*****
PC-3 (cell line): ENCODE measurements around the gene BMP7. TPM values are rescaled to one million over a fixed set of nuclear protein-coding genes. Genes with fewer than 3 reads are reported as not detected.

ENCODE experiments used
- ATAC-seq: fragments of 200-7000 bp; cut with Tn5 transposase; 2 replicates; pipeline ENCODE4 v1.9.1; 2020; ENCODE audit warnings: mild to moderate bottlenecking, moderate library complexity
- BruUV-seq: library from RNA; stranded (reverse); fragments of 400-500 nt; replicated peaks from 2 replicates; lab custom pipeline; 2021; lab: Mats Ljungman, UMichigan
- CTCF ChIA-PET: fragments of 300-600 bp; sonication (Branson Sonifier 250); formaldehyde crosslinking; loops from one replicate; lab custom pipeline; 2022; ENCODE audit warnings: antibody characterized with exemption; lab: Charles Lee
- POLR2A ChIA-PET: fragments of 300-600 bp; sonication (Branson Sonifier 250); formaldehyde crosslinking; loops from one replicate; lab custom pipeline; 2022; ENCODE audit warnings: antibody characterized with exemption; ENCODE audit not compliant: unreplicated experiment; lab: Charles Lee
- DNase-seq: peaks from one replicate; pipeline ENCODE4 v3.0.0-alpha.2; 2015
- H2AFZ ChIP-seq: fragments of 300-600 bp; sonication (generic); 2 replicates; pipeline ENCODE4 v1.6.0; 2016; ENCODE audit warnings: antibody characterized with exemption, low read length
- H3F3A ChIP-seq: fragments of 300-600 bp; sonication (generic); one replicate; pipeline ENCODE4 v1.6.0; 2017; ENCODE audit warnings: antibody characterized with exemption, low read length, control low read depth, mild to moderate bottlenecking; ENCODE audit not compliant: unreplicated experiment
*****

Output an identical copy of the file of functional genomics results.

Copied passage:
PC-3 (cell line): ENCODE measurements around the gene BMP7. TPM values are rescaled to one million over a fixed set of nuclear protein-coding genes. Genes with fewer than 3 reads are reported as not detected.

ENCODE experiments used
- ATAC-seq: fragments of 200-7000 bp; cut with Tn5 transposase; 2 replicates; pipeline ENCODE4 v1.9.1; 2020; ENCODE audit warnings: mild to moderate bottlenecking, moderate library complexity
- BruUV-seq: library from RNA; stranded (reverse); fragments of 400-500 nt; replicated peaks from 2 replicates; lab custom pipeline; 2021; lab: Mats Ljungman, UMichigan
- CTCF ChIA-PET: fragments of 300-600 bp; sonication (Branson Sonifier 250); formaldehyde crosslinking; loops from one replicate; lab custom pipeline; 2022; ENCODE audit warnings: antibody characterized with exemption; lab: Charles Lee
- POLR2A ChIA-PET: fragments of 300-600 bp; sonication (Branson Sonifier 250); formaldehyde crosslinking; loops from one replicate; lab custom pipeline; 2022; ENCODE audit warnings: antibody characterized with exemption; ENCODE audit not compliant: unreplicated experiment; lab: Charles Lee
- DNase-seq: peaks from one replicate; pipeline ENCODE4 v3.0.0-alpha.2; 2015
- H2AFZ ChIP-seq: fragments of 300-600 bp; sonication (generic); 2 replicates; pipeline ENCODE4 v1.6.0; 2016; ENCODE audit warnings: antibody characterized with exemption, low read length
- H3F3A ChIP-seq: fragments of 300-600 bp; sonication (generic); one replicate; pipeline ENCODE4 v1.6.0; 2017; ENCODE audit warnings: antibody characterized with exemption, low read length, control low read depth, mild to moderate bottlenecking; ENCODE audit not compliant: unreplicated experiment